As policymakers prepare to take corrective action, “providers must have a seat at the table to ensure the policies that are enacted are sensible,” she maintains.
WHY SURPRISE MEDICAL BILLING IS SUCH A PROBLEM
In many states, providers that do not participate in a patient’s insurance network can bill for the difference between the charged amount and a health plan’s allowable amount. Surprise bills may also reflect steeper patient cost-sharing for seeing an out-of-network provider.
In some cases, surprise bills can exceed more than $100,000. For example, a teacher received a bill for nearly $110,000 following a heart attack. Another patient received a bill for nearly $50,000 for a cat bite—with $46,422 of that total for one preventative medication.
Surprise medical billing is not a new issue. In fact, the rate of surprise bills has slipped over time as the share of physicians employed by hospitals has risen. So why has it snowballed as a policy issue?
The growth of narrow networks, which exclude certain higher-priced providers in the marketplace, is partly to blame. Surprise medical bills can also be a particular problem for patients living in rural areas, where competition is limited. That allows specialists to resist insurers’ demands. What’s more, heightened media coverage has drawn attention to the problem.
“A lot of it is intertwined with the ongoing debate around costs, so when someone sees a bill with a $50 charge for aspirin, that gets drawn into the discussion too,” Krilow points out.
WHAT'S THE FIX FOR SURPRISE BILLING?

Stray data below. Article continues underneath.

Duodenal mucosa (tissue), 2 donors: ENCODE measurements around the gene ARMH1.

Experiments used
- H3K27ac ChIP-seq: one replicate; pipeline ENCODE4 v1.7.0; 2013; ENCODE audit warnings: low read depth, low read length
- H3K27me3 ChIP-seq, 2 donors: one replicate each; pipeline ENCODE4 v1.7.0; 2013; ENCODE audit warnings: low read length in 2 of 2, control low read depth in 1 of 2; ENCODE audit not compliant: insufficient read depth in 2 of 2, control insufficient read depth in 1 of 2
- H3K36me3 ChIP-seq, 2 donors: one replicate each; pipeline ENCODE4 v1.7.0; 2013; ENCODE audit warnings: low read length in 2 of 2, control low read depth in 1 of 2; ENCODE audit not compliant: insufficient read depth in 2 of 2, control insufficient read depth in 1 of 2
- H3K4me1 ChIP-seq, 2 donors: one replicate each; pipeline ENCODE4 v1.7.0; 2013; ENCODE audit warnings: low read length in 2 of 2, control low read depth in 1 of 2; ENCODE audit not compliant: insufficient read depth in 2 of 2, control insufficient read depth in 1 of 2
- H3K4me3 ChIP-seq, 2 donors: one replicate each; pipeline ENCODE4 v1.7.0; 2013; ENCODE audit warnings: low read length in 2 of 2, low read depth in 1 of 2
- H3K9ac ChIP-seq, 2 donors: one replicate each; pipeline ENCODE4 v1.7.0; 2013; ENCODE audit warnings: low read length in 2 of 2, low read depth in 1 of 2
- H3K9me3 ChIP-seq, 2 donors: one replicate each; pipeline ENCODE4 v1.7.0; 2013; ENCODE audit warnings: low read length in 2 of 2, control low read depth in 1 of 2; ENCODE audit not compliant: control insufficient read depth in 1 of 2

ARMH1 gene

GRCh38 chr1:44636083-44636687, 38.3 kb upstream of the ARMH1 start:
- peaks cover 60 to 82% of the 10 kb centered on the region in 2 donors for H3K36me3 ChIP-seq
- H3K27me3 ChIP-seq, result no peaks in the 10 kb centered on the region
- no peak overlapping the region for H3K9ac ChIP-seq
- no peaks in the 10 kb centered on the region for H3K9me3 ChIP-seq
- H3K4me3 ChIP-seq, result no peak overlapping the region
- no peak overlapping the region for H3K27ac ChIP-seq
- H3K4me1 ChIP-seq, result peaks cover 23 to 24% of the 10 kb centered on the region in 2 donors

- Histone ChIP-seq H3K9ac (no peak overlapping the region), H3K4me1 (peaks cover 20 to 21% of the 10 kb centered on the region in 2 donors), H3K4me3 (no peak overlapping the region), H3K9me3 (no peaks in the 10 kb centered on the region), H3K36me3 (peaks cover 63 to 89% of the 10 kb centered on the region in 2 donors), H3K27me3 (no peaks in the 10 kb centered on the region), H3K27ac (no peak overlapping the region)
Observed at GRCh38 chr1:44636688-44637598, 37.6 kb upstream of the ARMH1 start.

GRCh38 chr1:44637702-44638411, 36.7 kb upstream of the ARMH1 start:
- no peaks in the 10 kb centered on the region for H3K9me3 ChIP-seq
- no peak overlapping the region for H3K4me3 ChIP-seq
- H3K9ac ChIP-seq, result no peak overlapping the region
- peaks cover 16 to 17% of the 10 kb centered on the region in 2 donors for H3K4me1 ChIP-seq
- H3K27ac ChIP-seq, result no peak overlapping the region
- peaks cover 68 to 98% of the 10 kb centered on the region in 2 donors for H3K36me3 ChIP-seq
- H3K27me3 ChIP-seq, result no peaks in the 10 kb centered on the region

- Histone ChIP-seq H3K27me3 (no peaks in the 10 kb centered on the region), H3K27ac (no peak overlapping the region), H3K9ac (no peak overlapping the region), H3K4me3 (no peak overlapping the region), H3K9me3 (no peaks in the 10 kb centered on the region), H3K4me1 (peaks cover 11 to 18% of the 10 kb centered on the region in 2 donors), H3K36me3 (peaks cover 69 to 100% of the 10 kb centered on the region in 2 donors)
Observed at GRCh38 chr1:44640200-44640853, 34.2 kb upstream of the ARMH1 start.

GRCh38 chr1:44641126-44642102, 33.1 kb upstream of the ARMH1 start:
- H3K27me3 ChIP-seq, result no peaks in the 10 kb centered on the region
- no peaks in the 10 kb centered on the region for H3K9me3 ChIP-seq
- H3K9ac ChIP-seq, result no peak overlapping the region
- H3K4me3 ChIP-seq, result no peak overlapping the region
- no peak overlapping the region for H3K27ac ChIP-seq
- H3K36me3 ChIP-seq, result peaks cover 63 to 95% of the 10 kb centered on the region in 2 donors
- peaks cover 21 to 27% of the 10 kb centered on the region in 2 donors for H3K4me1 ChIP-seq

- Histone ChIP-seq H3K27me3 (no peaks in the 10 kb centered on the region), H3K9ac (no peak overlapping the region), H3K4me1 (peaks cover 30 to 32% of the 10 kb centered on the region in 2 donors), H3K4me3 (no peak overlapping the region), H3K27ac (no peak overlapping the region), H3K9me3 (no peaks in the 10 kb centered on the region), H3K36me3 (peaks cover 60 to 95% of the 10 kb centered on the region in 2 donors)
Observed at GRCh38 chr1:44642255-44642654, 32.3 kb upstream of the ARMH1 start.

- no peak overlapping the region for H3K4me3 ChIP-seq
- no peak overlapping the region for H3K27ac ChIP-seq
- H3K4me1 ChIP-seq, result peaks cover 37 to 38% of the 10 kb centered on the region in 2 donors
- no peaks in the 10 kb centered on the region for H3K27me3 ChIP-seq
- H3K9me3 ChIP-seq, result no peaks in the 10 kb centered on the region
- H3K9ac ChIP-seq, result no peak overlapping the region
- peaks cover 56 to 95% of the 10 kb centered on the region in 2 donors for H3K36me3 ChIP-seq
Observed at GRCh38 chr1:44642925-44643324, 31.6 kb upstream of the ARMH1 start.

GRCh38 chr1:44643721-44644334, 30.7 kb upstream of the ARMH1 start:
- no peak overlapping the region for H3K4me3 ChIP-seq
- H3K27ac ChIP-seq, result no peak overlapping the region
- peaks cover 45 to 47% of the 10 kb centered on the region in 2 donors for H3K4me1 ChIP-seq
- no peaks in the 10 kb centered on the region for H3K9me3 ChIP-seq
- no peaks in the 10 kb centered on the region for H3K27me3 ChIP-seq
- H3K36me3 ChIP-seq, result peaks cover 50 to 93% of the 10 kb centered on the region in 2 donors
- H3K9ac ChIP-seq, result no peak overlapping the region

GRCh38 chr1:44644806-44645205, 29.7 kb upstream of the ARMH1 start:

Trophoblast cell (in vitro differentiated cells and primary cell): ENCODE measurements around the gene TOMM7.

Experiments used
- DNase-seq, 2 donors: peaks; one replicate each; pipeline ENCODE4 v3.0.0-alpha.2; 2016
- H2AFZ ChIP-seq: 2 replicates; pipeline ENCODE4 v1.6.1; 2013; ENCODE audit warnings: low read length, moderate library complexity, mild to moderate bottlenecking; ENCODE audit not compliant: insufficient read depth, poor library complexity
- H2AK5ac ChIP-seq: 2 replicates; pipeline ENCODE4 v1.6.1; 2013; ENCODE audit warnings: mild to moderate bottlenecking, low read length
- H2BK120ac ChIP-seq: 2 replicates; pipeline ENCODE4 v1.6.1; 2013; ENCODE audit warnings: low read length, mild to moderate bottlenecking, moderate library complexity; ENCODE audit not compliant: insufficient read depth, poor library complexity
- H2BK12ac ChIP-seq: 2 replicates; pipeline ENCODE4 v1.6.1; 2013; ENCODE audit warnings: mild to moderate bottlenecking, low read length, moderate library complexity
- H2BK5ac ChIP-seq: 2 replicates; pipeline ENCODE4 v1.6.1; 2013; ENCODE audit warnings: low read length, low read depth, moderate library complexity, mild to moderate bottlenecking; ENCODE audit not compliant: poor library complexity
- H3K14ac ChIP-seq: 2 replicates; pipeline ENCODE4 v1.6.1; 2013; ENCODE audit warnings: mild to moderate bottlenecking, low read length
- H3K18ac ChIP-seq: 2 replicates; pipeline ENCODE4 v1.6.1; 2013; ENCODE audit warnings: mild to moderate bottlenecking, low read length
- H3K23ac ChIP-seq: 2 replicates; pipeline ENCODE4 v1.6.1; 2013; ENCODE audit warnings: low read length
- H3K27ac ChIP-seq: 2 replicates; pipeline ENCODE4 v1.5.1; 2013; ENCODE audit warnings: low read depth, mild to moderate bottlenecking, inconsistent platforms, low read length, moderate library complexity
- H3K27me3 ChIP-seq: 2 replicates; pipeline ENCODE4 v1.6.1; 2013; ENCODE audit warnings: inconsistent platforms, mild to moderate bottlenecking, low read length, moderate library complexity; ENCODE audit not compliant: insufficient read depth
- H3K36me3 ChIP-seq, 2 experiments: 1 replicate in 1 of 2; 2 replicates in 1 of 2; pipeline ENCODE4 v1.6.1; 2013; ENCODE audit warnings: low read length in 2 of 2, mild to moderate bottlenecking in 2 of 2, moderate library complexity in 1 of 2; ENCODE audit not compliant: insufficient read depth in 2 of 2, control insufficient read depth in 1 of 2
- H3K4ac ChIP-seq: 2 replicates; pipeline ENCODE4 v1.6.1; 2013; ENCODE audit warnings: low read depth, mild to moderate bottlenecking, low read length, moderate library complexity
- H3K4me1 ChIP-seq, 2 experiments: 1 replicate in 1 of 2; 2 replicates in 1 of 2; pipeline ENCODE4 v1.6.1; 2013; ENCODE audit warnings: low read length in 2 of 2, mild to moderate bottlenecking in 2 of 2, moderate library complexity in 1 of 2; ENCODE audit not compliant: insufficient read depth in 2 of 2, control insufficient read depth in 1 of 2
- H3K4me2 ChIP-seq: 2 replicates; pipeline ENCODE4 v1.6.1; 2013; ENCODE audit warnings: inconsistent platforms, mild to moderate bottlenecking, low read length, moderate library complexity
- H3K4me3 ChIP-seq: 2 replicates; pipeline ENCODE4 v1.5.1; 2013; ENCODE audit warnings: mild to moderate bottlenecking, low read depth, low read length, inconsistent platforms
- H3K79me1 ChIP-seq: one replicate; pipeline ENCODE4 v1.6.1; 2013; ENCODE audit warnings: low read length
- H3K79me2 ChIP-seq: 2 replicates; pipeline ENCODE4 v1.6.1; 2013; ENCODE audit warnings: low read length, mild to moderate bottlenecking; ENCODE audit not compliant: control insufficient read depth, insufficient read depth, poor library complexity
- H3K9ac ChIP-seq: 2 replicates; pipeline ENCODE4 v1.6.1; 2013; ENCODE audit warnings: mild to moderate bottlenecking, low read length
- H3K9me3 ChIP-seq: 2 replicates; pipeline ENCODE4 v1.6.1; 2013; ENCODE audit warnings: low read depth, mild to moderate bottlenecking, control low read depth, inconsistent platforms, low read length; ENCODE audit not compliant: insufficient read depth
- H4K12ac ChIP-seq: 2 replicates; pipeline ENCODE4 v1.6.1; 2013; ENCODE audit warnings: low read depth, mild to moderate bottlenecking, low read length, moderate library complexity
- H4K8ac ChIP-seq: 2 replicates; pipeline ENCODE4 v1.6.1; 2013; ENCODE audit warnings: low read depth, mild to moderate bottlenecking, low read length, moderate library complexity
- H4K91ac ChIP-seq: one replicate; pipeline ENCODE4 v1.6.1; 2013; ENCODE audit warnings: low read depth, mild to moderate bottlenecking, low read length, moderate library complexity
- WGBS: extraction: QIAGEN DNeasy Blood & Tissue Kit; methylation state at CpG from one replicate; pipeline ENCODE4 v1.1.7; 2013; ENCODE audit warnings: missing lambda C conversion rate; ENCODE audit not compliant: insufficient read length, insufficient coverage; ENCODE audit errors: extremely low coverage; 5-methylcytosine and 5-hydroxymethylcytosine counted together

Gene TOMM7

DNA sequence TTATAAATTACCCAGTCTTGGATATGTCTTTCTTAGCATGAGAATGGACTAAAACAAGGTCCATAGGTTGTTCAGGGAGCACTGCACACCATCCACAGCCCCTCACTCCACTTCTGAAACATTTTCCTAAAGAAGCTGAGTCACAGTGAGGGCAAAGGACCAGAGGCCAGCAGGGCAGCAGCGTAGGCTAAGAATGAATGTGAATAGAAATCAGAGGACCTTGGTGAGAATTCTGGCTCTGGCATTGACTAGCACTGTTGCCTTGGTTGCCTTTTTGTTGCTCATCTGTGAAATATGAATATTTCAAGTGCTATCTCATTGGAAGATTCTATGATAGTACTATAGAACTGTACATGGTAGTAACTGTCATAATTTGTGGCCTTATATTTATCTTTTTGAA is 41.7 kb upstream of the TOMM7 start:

Several states, including California, Florida, New York and Texas, have taken steps to rein in unwieldy billing. However, such measures do not protect consumers covered through self-insured plans, and that includes a majority of people who have employer-sponsored coverage. This loophole has fueled demand for a broader, federal solution.
Legislative remedies are under consideration on Capitol Hill to end surprise medical billing. Key differences among the bills include:
- How out-of-network emergency care at in-network facilities is treated—for example, limiting patients’ financial responsibility to the in-network amount or completely banning balanced billing in this circumstance.
- How payment rate disputes are handled: through arbitration, network matching or use of a regional benchmark rate.
- Which transparency requirements are included to ensure that patients are properly informed about out-of-network care.
Right now, the two main bills being considered—one in the Senate and one in the House of Representatives—are similar in how they set benchmark rates for out-of-network services.
Krilow says a key difference, and one that’s critical to hospital providers, is that the House bill currently allows for an arbitration process to help settle disputes between providers and payers, whereas the Senate bill does not.